H.R. 2847, also known as the Hiring Incentives to Restore Employment Act or HIRE Act, was designed to provide incentives to businesses to hire unemployed workers, according to Forbes. The act authorized a combination of tax exemptions and tax credits intended to reduce unemployment between Feb. 3, 2010 and Jan. 1, 2011.Continue Reading
Under the act, signed into law in 2010, businesses could claim exemptions for the 6.2 percent Social Security tax for hiring employees that were previously unemployed, as stated by the IRS. The act authorized the IRS to grant tax credits for those qualified employees who remained employed for a minimum of 52 consecutive weeks. Businesses could claim this credit, called the new hire retention credit, for 6.2 percent of wages that were paid during the qualifying 52-week period, capping at $1,000 per employee.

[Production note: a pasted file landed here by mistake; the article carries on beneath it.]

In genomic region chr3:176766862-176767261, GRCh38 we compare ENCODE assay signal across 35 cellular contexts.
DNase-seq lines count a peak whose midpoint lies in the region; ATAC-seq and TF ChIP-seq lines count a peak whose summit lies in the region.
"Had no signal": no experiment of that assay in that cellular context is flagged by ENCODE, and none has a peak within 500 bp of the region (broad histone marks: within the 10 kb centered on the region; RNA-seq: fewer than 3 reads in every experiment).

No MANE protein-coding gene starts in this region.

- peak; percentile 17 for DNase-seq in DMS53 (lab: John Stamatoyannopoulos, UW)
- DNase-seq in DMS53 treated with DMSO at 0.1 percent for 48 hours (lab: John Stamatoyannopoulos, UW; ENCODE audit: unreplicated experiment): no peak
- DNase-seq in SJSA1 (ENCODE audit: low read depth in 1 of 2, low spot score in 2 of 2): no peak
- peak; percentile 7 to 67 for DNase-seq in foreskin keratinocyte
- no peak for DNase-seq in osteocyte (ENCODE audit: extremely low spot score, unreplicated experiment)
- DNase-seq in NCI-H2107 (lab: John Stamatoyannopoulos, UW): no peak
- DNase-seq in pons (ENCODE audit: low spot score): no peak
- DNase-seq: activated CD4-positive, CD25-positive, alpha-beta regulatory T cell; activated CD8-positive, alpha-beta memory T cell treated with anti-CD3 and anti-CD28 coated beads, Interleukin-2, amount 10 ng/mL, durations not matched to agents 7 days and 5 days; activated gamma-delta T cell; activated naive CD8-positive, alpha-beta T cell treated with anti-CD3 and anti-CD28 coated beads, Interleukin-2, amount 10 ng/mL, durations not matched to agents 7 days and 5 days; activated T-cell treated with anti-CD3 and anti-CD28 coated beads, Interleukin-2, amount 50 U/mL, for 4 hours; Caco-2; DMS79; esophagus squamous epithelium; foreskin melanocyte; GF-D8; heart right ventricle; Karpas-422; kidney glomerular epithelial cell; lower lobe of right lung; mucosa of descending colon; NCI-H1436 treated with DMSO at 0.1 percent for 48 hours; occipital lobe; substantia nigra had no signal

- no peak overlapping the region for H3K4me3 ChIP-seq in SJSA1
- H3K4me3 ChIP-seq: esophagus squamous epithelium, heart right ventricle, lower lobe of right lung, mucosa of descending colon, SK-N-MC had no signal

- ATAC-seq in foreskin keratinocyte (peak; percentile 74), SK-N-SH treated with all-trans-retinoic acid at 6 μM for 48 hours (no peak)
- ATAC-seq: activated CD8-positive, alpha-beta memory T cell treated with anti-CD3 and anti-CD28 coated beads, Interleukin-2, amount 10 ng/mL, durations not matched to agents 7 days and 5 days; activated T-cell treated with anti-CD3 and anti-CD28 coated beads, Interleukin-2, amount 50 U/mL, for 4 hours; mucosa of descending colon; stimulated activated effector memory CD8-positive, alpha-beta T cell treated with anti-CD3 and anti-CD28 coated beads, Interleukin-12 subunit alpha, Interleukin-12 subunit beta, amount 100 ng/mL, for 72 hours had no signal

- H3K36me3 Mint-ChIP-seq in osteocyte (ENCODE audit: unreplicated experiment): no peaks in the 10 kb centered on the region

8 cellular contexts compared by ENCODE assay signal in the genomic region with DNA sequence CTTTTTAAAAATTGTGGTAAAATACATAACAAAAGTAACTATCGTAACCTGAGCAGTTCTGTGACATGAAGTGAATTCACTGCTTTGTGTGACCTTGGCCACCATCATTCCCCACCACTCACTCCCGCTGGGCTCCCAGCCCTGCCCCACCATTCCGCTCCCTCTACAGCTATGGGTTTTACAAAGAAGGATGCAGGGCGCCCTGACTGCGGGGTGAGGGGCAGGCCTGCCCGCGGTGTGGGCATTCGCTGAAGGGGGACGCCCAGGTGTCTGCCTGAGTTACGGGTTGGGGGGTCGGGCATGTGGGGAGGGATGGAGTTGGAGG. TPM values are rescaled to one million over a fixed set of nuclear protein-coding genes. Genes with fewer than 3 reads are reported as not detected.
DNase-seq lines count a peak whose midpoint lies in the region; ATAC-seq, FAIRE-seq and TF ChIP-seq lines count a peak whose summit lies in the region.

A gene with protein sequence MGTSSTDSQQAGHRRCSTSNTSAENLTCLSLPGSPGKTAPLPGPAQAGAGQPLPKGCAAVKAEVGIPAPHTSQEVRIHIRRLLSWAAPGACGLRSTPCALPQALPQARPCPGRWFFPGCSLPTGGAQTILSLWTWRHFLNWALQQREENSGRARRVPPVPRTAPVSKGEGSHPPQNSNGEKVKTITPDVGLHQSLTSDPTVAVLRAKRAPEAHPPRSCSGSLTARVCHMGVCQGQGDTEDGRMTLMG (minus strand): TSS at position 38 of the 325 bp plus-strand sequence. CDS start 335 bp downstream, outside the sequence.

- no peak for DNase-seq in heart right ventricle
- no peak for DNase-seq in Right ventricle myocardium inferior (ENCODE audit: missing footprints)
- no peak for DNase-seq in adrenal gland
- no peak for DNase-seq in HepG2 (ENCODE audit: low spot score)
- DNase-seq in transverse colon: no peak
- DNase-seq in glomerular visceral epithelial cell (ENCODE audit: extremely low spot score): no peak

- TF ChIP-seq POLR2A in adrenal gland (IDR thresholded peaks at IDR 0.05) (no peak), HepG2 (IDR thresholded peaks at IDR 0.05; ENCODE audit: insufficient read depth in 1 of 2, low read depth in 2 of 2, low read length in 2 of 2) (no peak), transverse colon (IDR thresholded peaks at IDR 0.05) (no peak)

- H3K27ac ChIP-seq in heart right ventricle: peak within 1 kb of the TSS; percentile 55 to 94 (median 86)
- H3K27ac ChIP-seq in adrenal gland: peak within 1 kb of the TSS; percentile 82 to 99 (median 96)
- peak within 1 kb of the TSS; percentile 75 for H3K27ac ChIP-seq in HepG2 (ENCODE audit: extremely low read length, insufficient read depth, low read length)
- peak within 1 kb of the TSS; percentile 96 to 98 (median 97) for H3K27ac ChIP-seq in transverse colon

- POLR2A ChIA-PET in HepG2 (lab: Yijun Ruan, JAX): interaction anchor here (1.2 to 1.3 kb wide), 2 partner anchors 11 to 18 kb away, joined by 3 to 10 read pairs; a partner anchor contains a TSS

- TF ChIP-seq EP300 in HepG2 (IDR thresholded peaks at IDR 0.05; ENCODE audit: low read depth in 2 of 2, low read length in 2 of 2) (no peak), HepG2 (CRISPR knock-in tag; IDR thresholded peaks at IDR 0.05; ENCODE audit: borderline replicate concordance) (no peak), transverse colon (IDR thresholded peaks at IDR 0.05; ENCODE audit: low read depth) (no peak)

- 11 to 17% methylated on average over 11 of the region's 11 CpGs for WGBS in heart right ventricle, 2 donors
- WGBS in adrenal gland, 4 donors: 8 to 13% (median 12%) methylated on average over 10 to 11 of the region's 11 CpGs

To have been considered a qualified employee, the individual had to have been unemployed for no more than 40 hours in the 60 days prior to being hired, according to the IRS. In addition, employers were not allowed to terminate a prior employee’s position to fill said position with a new qualified hire. In order to qualify for tax benefits, the prior position had to be vacated by an employee who left voluntarily or was terminated for cause.Learn more about HR